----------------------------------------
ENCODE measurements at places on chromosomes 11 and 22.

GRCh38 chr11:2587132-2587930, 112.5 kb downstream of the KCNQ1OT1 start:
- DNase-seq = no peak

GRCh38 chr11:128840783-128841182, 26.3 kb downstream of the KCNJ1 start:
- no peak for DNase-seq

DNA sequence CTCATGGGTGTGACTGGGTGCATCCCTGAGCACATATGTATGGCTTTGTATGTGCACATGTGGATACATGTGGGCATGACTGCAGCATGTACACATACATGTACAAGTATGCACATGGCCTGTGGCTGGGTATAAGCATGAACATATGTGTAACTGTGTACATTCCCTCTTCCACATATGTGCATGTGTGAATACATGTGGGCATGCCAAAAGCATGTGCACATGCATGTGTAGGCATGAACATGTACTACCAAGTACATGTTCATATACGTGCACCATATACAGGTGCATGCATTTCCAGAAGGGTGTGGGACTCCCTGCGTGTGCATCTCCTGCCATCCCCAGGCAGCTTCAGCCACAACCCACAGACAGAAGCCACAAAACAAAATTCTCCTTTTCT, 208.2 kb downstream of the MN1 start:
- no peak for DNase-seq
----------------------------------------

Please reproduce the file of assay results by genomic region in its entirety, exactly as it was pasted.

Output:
ENCODE measurements at places on chromosomes 11 and 22.

GRCh38 chr11:2587132-2587930, 112.5 kb downstream of the KCNQ1OT1 start:
- DNase-seq = no peak

GRCh38 chr11:128840783-128841182, 26.3 kb downstream of the KCNJ1 start:
- no peak for DNase-seq

DNA sequence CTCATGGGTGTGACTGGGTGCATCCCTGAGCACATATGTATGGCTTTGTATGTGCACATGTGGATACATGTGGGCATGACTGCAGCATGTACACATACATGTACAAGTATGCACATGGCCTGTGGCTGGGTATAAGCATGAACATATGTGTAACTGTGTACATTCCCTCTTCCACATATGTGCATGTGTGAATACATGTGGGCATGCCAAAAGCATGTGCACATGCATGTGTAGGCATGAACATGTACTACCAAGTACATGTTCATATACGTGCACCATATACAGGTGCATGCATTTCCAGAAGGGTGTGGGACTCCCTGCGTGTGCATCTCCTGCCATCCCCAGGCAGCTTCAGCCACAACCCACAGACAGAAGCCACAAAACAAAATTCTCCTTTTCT, 208.2 kb downstream of the MN1 start:
- no peak for DNase-seq